Yes Bank first casualty in RBI’s rule to pull out bad loan skeletons
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Past mistakes tend to come back to haunt you at the most inopportune moment, and Yes Bank’s financial results are a case in point. The private lender reported a 169% rise in gross bad loans for the fourth quarter and a resultant 66% increase in provisions. Recall that the March quarter of 2015-16 was the worst in terms of asset quality for banks.
The stock has gained a massive 39% so far this year, fuelled partly by the news and then subsequent success of its qualified institutional placement (QIP). This impressive rise now seems like an overkill and analysts are already expecting a correction.
In Yes Bank’s case, the indiscretion pertains to a single borrower which the bank should have labelled as non-performing asset (NPA) in the previous financial year. What made the lender do it now is the new rule put in place by the Reserve Bank of India (RBI) on Tuesday that mandates banks to disclose deviations in the asset quality assessment of the central bank and the lender in question.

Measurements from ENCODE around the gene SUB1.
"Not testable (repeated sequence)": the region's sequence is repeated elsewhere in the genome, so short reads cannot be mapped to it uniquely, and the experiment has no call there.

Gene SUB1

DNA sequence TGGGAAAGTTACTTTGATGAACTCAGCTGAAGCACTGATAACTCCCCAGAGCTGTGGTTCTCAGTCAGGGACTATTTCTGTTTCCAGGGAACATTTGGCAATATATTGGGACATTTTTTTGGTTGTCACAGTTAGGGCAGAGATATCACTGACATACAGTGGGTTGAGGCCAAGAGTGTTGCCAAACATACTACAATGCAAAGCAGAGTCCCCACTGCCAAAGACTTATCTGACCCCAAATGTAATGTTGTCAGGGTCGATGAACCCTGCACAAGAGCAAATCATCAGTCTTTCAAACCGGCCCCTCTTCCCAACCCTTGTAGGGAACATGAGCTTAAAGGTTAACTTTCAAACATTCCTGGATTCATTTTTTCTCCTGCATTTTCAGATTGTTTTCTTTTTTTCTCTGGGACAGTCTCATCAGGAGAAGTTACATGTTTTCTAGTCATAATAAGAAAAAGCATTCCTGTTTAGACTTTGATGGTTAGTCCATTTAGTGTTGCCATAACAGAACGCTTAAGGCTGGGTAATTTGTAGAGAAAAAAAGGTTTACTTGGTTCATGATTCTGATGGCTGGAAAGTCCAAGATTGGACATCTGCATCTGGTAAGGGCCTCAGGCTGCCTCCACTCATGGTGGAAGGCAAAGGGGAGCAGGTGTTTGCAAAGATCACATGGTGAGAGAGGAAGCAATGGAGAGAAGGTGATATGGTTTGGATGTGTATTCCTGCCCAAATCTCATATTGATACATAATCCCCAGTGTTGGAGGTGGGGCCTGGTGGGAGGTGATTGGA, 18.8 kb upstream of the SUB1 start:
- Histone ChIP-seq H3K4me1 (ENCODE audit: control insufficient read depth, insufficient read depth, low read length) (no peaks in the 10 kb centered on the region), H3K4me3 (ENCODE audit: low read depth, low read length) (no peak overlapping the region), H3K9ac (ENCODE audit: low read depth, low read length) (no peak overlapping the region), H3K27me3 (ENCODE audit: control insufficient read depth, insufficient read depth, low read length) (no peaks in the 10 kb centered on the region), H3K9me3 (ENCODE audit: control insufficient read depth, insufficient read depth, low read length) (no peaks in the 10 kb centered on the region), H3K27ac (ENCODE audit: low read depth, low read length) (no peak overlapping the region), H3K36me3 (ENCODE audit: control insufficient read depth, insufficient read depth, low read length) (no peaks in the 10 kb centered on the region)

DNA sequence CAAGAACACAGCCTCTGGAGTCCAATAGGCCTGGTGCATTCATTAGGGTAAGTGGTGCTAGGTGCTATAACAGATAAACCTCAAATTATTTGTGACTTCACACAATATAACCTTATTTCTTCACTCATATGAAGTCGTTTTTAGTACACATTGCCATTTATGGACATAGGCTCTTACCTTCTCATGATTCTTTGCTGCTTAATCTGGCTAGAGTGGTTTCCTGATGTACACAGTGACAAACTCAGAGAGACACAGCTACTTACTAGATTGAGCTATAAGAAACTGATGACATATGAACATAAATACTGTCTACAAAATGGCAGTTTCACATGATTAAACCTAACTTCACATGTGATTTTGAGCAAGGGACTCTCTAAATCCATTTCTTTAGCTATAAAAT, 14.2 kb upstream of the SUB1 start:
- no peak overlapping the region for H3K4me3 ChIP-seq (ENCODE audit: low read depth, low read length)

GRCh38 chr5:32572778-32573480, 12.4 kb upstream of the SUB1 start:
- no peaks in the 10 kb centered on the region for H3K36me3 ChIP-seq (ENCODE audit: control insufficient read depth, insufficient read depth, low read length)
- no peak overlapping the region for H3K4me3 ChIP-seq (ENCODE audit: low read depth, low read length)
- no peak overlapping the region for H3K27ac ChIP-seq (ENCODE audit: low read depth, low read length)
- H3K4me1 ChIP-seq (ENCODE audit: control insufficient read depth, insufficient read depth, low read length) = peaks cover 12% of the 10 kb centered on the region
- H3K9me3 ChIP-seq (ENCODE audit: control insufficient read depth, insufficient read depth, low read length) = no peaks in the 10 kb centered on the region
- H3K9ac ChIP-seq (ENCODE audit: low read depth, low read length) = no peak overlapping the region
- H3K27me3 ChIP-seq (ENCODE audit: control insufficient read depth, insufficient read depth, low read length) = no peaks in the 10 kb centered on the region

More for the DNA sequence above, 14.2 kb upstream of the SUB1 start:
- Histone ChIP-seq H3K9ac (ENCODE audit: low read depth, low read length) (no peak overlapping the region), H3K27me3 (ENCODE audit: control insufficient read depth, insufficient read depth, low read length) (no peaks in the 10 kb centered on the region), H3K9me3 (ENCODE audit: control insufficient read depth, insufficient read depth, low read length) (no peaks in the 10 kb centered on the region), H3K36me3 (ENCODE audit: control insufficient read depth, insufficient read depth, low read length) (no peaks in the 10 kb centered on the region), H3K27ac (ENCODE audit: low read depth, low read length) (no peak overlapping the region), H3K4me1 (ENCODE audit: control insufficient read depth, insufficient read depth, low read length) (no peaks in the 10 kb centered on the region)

If the mandated provisioning by the RBI exceeds 15% of published profit after tax of FY16 or additional gross NPA exceeds 15% of the published figure, the lenders have to disclose the same in full in their financial statements for FY17. If the RBI’s asset quality review brought to light a massive pool of decaying loans, Tuesday’s rule makes sure any residual bad loan skeletons come in full view of investors.
In Yes Bank’s case, this meant an additional slippage of Rs911.5 crore in the March quarter. But the lender still saw healthy profit growth of 30% from the year-ago period because of a sustained robust growth in core income. The bank’s core metrics including loan growth, net interest income and even net interest margin held up. This perhaps was the saving grace of the quarterly results.
The stock trades at a price-to-book value multiple of 3.12 of the estimated earnings of FY18 and for these valuations to be justified, the bank will have to show a quick turnaround in its asset quality.
Ever since RBI triggered widespread recognition of stressed loans through its asset quality review (AQR) in 2015, the unease that banks have not revealed the rot in loan books in its entirety has set in. The quarterly results of Yes Bank deepen this unease.